I'm a Toyota hybrid owner, but I can provide some light.
Yes, they can actually give 60 mpg or more. What you should be prepared for
is that the efficiency edge that allows such numbers is easily compromised.
Short trips and cold weather - especially in combination - really take their
toll (maybe less in the Honda IMA system as opposed to the Toyota THS or SHS
system) and can knock the numbers down 30%. In the same way, higher freeway
speeds will cost you.
The good news is that 30% less than 60 mpg is a very respectable 40+ mpg. My
Toyota normally delivers 46 - 50 mpg around town in good weather, but now
that the temperatures are below freezing and the engine isn't warming up
until I get to work 3 miles away it is not giving quite 40 mpg. When I
consider any other car suffers the same sort of degradation and that very
few could even offer 40 mpg real-world in such service it doesn't bother me.
Most important is that I no longer pay much attention to gas cost; it just
isn't an important part of my budget. I'm spending about a third what I was
when I was driving the Volvo.
At 300 miles per day you should reasonably expect 50 mpg or better. Pay
close attention to tire inflation, though.
More specific to the Insight: Insight drivers have written it is responsive
and fun to drive, but at least one mentioned he parks as far from the crowd
as possible to be merciful to the aluminum body.
That describes the 60 mile round trip from here to Sedona and back - 2500 ft
elevation change, winding highway. The worst I've done on that is just under
50 mpg (four passengers), and the best was just over 60 mpg. If I got only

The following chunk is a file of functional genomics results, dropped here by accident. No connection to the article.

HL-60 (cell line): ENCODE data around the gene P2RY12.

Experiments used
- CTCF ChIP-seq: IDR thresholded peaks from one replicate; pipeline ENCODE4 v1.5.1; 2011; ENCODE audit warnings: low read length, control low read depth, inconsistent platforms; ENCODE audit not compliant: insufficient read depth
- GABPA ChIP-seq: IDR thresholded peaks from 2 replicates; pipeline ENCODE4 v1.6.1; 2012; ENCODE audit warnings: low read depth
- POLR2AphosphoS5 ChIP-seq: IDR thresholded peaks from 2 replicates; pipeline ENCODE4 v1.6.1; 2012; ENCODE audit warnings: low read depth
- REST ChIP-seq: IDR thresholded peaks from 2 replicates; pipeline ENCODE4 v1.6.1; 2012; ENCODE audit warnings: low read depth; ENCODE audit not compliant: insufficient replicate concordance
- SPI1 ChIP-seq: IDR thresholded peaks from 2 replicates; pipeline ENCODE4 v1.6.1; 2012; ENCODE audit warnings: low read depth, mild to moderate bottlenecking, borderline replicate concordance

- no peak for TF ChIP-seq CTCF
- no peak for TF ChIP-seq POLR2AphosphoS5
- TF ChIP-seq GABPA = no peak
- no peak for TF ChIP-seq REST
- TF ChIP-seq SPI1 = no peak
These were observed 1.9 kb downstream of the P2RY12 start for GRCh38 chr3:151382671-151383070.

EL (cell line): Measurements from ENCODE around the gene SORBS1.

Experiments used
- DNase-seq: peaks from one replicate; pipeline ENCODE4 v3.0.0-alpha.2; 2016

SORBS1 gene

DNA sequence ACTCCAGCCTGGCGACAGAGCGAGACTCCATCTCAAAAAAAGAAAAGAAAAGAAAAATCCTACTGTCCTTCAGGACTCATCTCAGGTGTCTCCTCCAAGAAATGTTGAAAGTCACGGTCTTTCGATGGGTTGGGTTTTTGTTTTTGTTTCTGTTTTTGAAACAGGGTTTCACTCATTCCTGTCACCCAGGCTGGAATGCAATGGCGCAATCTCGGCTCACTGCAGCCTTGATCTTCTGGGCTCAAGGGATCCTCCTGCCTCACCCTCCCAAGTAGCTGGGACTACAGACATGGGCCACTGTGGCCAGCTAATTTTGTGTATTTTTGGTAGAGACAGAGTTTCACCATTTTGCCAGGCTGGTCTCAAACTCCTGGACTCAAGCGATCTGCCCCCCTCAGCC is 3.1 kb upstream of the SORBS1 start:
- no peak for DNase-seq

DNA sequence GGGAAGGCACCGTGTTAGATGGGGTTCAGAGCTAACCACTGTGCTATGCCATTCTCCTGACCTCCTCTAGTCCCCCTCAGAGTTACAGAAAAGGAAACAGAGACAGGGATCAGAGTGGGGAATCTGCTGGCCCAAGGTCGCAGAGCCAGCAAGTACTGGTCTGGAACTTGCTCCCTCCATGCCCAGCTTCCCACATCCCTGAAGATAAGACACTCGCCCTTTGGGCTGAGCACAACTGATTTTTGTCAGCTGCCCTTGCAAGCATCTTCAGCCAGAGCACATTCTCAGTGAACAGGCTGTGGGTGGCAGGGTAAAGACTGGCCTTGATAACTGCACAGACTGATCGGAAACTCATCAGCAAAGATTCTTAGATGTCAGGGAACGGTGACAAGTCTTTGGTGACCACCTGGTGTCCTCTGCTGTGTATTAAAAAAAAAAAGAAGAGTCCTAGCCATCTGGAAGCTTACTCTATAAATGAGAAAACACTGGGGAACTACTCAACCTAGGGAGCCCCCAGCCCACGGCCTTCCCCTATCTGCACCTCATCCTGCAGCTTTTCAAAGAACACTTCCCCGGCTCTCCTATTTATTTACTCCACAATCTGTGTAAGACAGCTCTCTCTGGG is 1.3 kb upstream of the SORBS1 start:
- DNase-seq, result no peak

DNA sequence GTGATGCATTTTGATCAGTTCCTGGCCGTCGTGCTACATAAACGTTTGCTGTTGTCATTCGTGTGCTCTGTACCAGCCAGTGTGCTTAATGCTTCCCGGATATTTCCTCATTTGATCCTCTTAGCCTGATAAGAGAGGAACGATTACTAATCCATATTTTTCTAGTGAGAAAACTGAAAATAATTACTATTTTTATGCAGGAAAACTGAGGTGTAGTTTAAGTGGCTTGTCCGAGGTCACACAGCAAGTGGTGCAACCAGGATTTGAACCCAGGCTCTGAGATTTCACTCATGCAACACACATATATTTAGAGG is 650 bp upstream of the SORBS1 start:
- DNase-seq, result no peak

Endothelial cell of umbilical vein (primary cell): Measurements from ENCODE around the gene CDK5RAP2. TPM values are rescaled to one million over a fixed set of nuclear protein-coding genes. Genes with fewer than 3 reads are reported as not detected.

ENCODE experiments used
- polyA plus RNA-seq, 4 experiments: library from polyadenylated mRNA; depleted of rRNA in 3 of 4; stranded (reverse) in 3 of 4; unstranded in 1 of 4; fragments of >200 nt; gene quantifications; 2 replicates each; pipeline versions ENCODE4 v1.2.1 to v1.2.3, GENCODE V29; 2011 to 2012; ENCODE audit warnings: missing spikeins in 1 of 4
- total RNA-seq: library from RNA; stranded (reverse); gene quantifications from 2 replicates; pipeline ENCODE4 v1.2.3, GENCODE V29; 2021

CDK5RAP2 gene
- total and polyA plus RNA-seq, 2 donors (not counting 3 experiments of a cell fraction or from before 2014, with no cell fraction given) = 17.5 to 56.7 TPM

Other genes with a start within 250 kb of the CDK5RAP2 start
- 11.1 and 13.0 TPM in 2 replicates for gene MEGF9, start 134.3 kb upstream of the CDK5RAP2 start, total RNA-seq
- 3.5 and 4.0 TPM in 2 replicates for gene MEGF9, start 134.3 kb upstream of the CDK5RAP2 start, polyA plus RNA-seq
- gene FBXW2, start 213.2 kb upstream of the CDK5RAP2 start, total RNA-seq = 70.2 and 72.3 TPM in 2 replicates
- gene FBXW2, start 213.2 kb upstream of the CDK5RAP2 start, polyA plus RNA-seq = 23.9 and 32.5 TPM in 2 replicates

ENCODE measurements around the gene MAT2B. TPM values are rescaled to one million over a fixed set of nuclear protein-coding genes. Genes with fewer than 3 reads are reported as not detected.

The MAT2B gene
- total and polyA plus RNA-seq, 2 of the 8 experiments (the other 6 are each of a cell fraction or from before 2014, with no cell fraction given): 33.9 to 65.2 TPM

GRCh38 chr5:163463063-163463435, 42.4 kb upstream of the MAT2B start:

35 I would be looking to see what was so messed up... maybe parking brake
dragging. What is really impressive is the in-town mileage, where I do most
of my driving. Have you ever been anywhere near 50 mpg in-town - mostly 3
mile trips - over a full tank?
Get an older Corolla or Civic. Or CRX if you can find it.
The Insight, like any hybrid, is designed for stop and go city driving.
That's where the fuel efficiency comes in. Not on the road.
Unless you're driving 300 miles/day in stop and go traffic?
The fuel efficiency on the highway comes from downsizing the engine
(efficiency in an internal combustion engine improves with increasing
manifold pressure). The Insight uses a 1 liter engine augmented by electrics
for responsiveness. That improves highway efficiency to give the EPA rated
65 mpg on the highway. The numbers are for comparison only, but that
compares with the 2005 Civic 1.7L at 38 mpg. That can cut fuel costs 35%,
and that is significant with that many miles per day.
That's what I'm figuring. With what I would save in fuel cost, I could
almost make the car payment. Had at one time considered the VW diesel, but
with the difference in cost between diesel and gas, almost 50 cents a gallon
around here, I thought a hybrid might be something to think about. There's
somebody that passes me in the morning on I44 with an Insight and that's
what has gotten me to thinking about one of them and of course the fuel
mileage too:) I'm a contract courier so all auto cost are on my
responsibility, including gas. There's no way around it. I'm in the market
for a new, well to me, vehicle. the one I had been driving was getting about
30mpg and I could live with that since I didn't have a payment on it, but
the trannie went out and the car just isn't worth putting a 1000 bucks in
it. Besides the trannie, it was going to need some other odds and ends too.
I've got my moneys worth out of the car, but I'm ready for something
different anyway. Been driving my S10 pickup temporarily, but the fuel costs
is killing me!!!!! I do appreciate all the input and info, thanks!!!!
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